Patients with a high risk of PONV needs a combination of antiemetic drugs, with a different mechanism of action to provide better prophylaxis and less side effects of each drug. In our study, we used 5-HT3 receptor antagonists (ondansetron or palonosetron) and dexamethasone combination because various authors confirm the effectiveness of this combination is superior to other combinations or monotherapy in a different type of surgery. Desai et al.14 confirmed the superiority of dexamethasone and ondansetron combination than ramosetron alone for the prevention of PONV after middle ear surgeries. A combination of granisetron and dexamethasone was more efficient than each drug alone for the prevention of PONV after middle ear surgery as observed by Fujii et al.15 Chatterjee and colleagues also reported the same results in investigations of the influence of palonosetron and dexamethasone on PONV. They found the lower incidence of PONV in combination therapy than using each drug individually. The incidence declined from 56% to 23% by the use of this combination.16 This suggests that dexamethasone may be used as a component of combined prophylaxis in addition to 5-HT3 receptor antagonist for the control of PONV in high-risk patients.

In our study, we used ondansetron 8 mg or palonosetron 0.075 mg with a combination of dexamethasone 8 mg because various authors suggested that these are the most effective doses of a drug. Kovac et al.17 also suggested that palonosetron in a dose of 0.075 mg was the most effective dose for the prevention of PONV after comparing three different doses of palonosetron. Sekhavat et al.18 confirmed that prophylactic 8 mg dexamethasone is effectively reducing PONV. Single-dose ondansetron 8 mg was found to be efficient in reducing PONV compared to 4 mg in patients undergoing laparoscopic cholecystectomy.19 The timing of prophylactic antiemetic administration is also important. Dexamethasone is found to be more effective when given at the induction of anesthesia,20 so we have given these combinations before induction of anesthesia. Our results confirm that the palonosetron-dexamethasone combination is superior to ondansetron-dexamethasone combination for preventing PONV in middle ear surgery. This is because of the long duration of action and 30 times higher binding affinity for the 5-HT3 receptor subtype of palonosetron comparison to ondansetron. Furthermore, palonosetron also exhibits antinauseatic property which is in contrast to other 5-HT3 blockers.

Sharma S et al.21 compared palonosetron (1 mcg.kg−1) with ondansetron (0.1 mg.kg−1) for the prevention of PONV in middle ear surgery and observed that the incidence of PONV was 66% in ondansetron group and 30% in palonosetron group in the first 24 hours. In our study, the incidence of PONV was 37.5% in the ondansetron-dexamethasone group and 9.4% in the palonosetron-dexamethasone group. The decrease incidence of PONV in our study may be caused by of the addition of dexamethasone to both groups and avoidance of sevoflurane during maintenance of anesthesia. Dexamethasone aggravates the effect of other antiemetics by various mechanisms like prostaglandin antagonism, release of endorphins and bradykinin reduction. Apfel et al.22 also revealed that the utilization of inhalational anesthetics with nitrous oxide should be considered as a leading cause of early PONV.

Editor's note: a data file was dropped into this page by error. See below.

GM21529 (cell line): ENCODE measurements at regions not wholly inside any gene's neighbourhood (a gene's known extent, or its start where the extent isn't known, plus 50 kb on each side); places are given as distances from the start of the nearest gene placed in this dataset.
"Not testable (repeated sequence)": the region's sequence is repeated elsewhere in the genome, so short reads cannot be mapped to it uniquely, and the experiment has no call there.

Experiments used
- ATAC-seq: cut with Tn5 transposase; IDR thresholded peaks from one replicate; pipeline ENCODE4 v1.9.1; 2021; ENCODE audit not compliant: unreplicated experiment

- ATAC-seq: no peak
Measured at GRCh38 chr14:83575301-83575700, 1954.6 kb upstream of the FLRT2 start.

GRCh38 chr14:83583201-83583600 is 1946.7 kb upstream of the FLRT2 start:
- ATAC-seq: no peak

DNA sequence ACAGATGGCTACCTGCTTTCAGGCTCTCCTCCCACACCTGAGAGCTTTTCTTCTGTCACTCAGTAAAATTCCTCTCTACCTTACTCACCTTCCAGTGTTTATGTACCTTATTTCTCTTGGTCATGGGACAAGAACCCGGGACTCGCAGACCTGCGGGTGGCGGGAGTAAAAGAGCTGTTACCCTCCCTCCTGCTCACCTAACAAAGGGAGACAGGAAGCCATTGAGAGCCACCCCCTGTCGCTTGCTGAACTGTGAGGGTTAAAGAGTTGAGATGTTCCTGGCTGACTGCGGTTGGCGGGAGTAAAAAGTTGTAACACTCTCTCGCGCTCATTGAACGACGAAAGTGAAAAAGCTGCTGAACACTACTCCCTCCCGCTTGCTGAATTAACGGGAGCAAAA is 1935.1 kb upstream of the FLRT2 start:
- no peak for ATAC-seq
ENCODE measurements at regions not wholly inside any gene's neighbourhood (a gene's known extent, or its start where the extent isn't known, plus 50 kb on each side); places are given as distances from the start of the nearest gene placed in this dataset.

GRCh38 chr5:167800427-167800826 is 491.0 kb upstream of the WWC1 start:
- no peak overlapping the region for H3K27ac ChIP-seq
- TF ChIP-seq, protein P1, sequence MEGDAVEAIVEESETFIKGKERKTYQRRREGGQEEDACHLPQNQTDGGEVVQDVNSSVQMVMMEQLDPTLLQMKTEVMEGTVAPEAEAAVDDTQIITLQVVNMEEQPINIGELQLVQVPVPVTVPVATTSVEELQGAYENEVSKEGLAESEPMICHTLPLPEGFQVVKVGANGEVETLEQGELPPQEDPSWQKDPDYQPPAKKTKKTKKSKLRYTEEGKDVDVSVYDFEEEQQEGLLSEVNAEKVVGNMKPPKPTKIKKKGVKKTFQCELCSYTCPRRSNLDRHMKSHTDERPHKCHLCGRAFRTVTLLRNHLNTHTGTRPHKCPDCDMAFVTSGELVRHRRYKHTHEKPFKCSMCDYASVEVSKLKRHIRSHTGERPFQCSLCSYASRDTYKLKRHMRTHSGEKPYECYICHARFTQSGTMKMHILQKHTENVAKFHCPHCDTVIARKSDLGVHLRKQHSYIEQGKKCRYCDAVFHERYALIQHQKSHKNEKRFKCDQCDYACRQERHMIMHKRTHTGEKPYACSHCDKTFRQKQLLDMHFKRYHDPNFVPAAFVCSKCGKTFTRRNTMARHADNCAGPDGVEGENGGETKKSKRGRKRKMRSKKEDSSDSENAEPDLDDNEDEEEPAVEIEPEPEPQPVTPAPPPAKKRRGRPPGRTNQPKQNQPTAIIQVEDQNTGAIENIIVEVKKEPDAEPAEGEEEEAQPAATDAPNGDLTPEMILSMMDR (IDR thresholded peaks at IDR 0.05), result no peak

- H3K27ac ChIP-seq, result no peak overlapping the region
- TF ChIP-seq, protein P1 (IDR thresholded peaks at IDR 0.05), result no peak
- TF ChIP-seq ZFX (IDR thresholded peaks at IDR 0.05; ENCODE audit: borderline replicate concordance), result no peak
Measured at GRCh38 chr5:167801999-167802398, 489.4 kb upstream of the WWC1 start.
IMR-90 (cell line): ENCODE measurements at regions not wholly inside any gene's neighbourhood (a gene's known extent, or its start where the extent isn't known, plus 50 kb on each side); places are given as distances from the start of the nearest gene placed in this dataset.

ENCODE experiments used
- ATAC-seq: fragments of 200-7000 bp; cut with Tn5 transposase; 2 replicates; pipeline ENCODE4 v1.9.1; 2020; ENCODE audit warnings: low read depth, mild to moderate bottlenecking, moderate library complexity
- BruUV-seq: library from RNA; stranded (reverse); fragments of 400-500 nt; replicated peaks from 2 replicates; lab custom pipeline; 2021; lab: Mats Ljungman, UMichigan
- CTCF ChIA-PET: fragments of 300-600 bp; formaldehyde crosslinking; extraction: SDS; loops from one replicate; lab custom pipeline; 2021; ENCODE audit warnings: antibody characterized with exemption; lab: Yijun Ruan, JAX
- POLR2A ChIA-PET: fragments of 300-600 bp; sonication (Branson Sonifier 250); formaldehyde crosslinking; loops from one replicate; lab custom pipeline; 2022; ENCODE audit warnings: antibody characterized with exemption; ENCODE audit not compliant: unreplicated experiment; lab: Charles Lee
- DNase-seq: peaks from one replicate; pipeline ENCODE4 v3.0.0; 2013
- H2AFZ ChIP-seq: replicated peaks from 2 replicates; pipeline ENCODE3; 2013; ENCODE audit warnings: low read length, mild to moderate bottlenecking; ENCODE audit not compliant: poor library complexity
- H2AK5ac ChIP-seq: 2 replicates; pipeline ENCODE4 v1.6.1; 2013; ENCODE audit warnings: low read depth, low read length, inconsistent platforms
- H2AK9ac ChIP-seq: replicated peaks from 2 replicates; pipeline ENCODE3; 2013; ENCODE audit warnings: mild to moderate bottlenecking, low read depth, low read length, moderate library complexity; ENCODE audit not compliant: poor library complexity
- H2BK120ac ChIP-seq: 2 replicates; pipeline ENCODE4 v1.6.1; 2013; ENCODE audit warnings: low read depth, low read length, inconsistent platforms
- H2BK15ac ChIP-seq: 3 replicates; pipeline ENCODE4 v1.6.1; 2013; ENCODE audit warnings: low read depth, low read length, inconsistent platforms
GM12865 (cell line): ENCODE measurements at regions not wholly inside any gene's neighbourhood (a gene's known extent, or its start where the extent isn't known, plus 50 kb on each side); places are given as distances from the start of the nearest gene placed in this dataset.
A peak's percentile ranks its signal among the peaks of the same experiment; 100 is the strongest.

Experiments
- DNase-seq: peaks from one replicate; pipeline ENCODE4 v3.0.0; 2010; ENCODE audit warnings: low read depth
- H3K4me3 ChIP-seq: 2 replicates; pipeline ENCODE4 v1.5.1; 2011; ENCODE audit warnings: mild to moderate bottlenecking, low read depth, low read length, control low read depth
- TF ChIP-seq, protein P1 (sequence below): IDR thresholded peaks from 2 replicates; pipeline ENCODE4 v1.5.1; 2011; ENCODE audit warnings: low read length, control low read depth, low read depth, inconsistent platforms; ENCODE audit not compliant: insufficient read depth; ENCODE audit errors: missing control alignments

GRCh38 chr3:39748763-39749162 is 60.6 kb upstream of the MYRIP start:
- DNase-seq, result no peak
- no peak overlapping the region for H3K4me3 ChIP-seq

In our study, we selected metoclopramide as a rescue antiemetic in patients who complained of PONV, as its mechanism of action is different from the study drugs. The requirement of rescue antiemetic was higher in group O (25%) than in group P (3%). The patient’s satisfaction was higher in group P than in group O because of palonosetron drug control PONV up to 24 hours. Both palonosetron and ondansetron are known to have non-serious adverse effects like headache, constipation, dizziness, and prolongation of QTc interval.

In our study, we compared the most effective doses of palonosetron and ondansetron, without information of equipotent dosages of these medications, so some level of abstract mistake is inescapable in the evaluation of PONV. The postoperative analgesia and antibiotic were kept indistinguishable in all cases, yet they were not actually indistinguishable in all cases. We also did not evaluate the baseline incidence of PONV by the inclusion of a placebo group because it would be unethical to withhold prophylactic antiemetic drugs in middle ear surgery, where the incidence of PONV is high. We also did not measure the biochemical parameters of PONV such as C-reactive protein, aldehydes, and ketones. The incidence of PONV and antiemetic effects of study drugs beyond 24 hours could not be studied because of our study design (Fig. 1). Our study population was limited to ASA physical status I and II. We could exclude ASA physical status III (and beyond) patients in perspective on an ethical issue just as restrictions emerging because of fixed intraoperative sedative strategy.

Conclusion

Our study has shown that palonosetron-dexamethasone is more effective in the prevention of PONV with superior antiemetic efficacy in the first 24 hours compared to ondansetron-dexamethasone with decreased incidence of nausea, decreased requirement of rescue antiemetics and better patient satisfaction. Therefore, we recommend a combination of palonosetron-dexamethasone for prophylaxis for PONV in middle ear surgeries.

Conflicts of interest

The authors declare no conflicts of interest.